An area of consensus in debates about culpability for ignorance concerns the importance of an agent’s epistemic situation, and the information available to them, in determining what they ought to know. On this understanding, given the excesses of our present epistemic situation, we are more culpable for our morally-relevant ignorance than ever. This verdict often seems appropriate at the level of individual cases, but I argue that it is over-demanding when considered at large. On the other hand, when we describe an obligation to know that avoids over-demandingness at large, it fails to be sufficiently demanding in individual cases. The first half of this paper is dedicated to setting up this dilemma. In the second half, I show that it cannot be easily escaped. Finally, I suggest that this dilemma impedes our ability to morally appraise one another’s ignorance, and even our own.
The idea that conscious control, or more specifically akratic wrongdoing, is a necessary condition for blameworthiness has durable appeal. This position has been explicitly championed by volitionist philosophers, and its tacit influence is broadly felt. Many responses have been offered to the akrasia requirement espoused by volitionists. These responses often take the form of counterexamples involving blameworthy ignorance: i.e., cases where an agent didn’t act akratically, but where they nevertheless seem blameworthy. These counterexamples have generally led to an impasse in the debate, with volitionists maintaining that the ignorant agents are blameless. In this paper, I explore a different sort of counterexample: I consider agents who have acted akratically, but whose very conscious awareness of their wrongdoing complicates their blameworthiness. I call these cases of “complex akrasia,” and I suggest that they are a familiar aspect of moral life. I interpret these cases as supporting non-volitionist accounts, and particularly Quality of Will accounts.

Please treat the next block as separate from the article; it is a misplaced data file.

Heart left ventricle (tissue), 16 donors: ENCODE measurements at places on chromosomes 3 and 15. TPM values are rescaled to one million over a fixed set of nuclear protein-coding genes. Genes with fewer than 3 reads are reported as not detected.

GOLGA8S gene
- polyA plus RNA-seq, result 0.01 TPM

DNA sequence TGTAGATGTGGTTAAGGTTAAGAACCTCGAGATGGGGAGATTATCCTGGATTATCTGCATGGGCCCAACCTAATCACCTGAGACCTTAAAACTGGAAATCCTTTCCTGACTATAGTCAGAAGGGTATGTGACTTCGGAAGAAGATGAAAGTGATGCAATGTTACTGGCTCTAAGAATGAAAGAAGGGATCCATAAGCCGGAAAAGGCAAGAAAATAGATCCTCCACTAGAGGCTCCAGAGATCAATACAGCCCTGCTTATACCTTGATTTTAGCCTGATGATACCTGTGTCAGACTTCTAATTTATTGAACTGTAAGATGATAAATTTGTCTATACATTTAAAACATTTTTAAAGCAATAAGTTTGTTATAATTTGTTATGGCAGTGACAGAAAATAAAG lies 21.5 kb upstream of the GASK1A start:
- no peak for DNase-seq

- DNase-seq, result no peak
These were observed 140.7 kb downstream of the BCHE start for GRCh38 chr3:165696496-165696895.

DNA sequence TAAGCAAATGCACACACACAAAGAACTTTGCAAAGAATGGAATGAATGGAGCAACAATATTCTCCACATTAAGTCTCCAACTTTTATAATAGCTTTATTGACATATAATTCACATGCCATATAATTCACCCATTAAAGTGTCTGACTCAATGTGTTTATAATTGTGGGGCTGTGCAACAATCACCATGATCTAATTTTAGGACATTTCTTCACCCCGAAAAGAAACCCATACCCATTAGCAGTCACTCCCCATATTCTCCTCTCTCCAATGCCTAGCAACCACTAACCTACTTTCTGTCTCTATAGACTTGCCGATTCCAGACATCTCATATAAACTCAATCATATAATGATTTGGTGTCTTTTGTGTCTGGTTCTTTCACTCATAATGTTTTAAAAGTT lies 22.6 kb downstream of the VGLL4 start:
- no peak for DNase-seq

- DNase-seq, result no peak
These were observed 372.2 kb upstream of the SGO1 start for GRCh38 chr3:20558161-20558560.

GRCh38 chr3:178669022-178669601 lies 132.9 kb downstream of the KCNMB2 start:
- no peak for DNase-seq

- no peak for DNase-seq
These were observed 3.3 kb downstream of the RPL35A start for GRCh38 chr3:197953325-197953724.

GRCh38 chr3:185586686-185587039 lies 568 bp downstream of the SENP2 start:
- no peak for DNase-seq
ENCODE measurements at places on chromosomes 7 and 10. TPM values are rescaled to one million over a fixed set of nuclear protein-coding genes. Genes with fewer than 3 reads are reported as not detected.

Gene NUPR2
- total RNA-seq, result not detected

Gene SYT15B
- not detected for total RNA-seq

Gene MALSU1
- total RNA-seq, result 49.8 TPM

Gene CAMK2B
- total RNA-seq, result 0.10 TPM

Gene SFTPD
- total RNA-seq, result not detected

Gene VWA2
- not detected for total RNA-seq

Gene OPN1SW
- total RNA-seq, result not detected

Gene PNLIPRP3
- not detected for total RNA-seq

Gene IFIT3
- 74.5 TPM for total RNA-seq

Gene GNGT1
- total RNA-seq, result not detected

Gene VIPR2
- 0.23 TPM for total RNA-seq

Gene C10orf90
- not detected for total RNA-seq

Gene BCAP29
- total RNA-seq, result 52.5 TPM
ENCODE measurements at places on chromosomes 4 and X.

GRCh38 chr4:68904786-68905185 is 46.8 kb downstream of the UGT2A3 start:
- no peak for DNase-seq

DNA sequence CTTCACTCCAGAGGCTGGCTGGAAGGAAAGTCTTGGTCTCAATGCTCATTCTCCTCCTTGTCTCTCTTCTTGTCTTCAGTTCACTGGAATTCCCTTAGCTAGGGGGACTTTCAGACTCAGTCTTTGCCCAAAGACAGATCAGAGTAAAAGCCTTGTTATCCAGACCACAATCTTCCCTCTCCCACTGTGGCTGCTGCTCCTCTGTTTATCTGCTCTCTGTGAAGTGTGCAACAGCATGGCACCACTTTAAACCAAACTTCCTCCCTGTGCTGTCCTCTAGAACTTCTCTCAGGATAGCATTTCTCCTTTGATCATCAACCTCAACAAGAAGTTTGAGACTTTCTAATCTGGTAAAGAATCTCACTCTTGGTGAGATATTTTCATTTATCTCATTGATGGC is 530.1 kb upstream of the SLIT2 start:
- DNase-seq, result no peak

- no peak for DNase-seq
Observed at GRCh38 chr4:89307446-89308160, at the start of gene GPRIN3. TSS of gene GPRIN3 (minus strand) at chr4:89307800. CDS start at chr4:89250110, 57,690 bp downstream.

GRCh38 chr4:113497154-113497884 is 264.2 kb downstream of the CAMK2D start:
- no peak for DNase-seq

Recent years have seen growing public concern about the effects of persuasive digital technologies on public mental health and well-being. As the draws on our attention reach such staggering scales and as our ability to focus our attention on our own considered ends erodes ever further, the need to understand and articulate what is at stake has become pressing. In this ethical viewpoint, we explore the concept of attentional harms and emphasize their potential seriousness. We further argue that the acknowledgment of these harms has relevance for evolving debates on digital inequalities. An underdiscussed aspect of web-based inequality concerns the persuasions, and even the manipulations, that help to generate sustained attentional loss. These inequalities are poised to grow, and as they do, so will concerns about justice with regard to the psychological and self-regulatory burdens of web-based participation for different internet users. In line with calls for multidimensional approaches to digital inequalities, it is important to recognize these potential harms as well as to empower internet users against them even while expanding high-quality access.